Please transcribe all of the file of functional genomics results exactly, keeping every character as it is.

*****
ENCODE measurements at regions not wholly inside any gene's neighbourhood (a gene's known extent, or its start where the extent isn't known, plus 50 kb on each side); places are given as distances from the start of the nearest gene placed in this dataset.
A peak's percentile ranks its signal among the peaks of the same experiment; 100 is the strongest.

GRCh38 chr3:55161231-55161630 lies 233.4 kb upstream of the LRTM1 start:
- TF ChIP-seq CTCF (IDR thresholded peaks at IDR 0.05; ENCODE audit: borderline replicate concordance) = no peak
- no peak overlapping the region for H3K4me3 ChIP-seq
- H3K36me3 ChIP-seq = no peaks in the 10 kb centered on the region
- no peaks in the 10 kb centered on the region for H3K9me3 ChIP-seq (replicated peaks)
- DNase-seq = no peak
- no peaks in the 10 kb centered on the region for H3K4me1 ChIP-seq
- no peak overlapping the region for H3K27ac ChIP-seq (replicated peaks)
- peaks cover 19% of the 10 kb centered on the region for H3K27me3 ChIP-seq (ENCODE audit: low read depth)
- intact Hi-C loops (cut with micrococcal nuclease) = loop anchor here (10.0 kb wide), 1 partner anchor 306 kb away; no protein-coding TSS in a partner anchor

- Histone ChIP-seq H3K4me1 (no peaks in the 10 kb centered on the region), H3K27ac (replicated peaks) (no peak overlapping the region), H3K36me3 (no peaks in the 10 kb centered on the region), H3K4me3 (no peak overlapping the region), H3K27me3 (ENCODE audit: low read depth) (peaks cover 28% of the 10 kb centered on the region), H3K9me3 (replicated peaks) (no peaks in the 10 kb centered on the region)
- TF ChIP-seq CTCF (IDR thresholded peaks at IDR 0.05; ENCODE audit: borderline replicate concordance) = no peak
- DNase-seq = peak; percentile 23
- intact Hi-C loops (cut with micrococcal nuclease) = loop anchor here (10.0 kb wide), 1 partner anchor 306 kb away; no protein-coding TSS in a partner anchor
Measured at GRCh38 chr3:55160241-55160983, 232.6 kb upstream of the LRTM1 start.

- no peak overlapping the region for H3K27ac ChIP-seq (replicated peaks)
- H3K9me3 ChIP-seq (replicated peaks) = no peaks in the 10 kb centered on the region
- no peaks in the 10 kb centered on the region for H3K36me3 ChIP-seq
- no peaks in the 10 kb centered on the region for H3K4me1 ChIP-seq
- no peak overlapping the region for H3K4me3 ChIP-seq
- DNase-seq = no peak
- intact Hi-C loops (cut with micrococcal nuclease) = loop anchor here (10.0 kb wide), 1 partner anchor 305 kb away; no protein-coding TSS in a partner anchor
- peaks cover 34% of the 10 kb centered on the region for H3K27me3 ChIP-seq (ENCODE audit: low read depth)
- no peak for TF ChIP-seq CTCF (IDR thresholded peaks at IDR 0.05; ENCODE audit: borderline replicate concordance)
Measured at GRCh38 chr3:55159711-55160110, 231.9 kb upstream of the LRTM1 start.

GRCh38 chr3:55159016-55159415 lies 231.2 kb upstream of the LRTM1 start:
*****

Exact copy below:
ENCODE measurements at regions not wholly inside any gene's neighbourhood (a gene's known extent, or its start where the extent isn't known, plus 50 kb on each side); places are given as distances from the start of the nearest gene placed in this dataset.
A peak's percentile ranks its signal among the peaks of the same experiment; 100 is the strongest.

GRCh38 chr3:55161231-55161630 lies 233.4 kb upstream of the LRTM1 start:
- TF ChIP-seq CTCF (IDR thresholded peaks at IDR 0.05; ENCODE audit: borderline replicate concordance) = no peak
- no peak overlapping the region for H3K4me3 ChIP-seq
- H3K36me3 ChIP-seq = no peaks in the 10 kb centered on the region
- no peaks in the 10 kb centered on the region for H3K9me3 ChIP-seq (replicated peaks)
- DNase-seq = no peak
- no peaks in the 10 kb centered on the region for H3K4me1 ChIP-seq
- no peak overlapping the region for H3K27ac ChIP-seq (replicated peaks)
- peaks cover 19% of the 10 kb centered on the region for H3K27me3 ChIP-seq (ENCODE audit: low read depth)
- intact Hi-C loops (cut with micrococcal nuclease) = loop anchor here (10.0 kb wide), 1 partner anchor 306 kb away; no protein-coding TSS in a partner anchor

- Histone ChIP-seq H3K4me1 (no peaks in the 10 kb centered on the region), H3K27ac (replicated peaks) (no peak overlapping the region), H3K36me3 (no peaks in the 10 kb centered on the region), H3K4me3 (no peak overlapping the region), H3K27me3 (ENCODE audit: low read depth) (peaks cover 28% of the 10 kb centered on the region), H3K9me3 (replicated peaks) (no peaks in the 10 kb centered on the region)
- TF ChIP-seq CTCF (IDR thresholded peaks at IDR 0.05; ENCODE audit: borderline replicate concordance) = no peak
- DNase-seq = peak; percentile 23
- intact Hi-C loops (cut with micrococcal nuclease) = loop anchor here (10.0 kb wide), 1 partner anchor 306 kb away; no protein-coding TSS in a partner anchor
Measured at GRCh38 chr3:55160241-55160983, 232.6 kb upstream of the LRTM1 start.

- no peak overlapping the region for H3K27ac ChIP-seq (replicated peaks)
- H3K9me3 ChIP-seq (replicated peaks) = no peaks in the 10 kb centered on the region
- no peaks in the 10 kb centered on the region for H3K36me3 ChIP-seq
- no peaks in the 10 kb centered on the region for H3K4me1 ChIP-seq
- no peak overlapping the region for H3K4me3 ChIP-seq
- DNase-seq = no peak
- intact Hi-C loops (cut with micrococcal nuclease) = loop anchor here (10.0 kb wide), 1 partner anchor 305 kb away; no protein-coding TSS in a partner anchor
- peaks cover 34% of the 10 kb centered on the region for H3K27me3 ChIP-seq (ENCODE audit: low read depth)
- no peak for TF ChIP-seq CTCF (IDR thresholded peaks at IDR 0.05; ENCODE audit: borderline replicate concordance)
Measured at GRCh38 chr3:55159711-55160110, 231.9 kb upstream of the LRTM1 start.

GRCh38 chr3:55159016-55159415 lies 231.2 kb upstream of the LRTM1 start: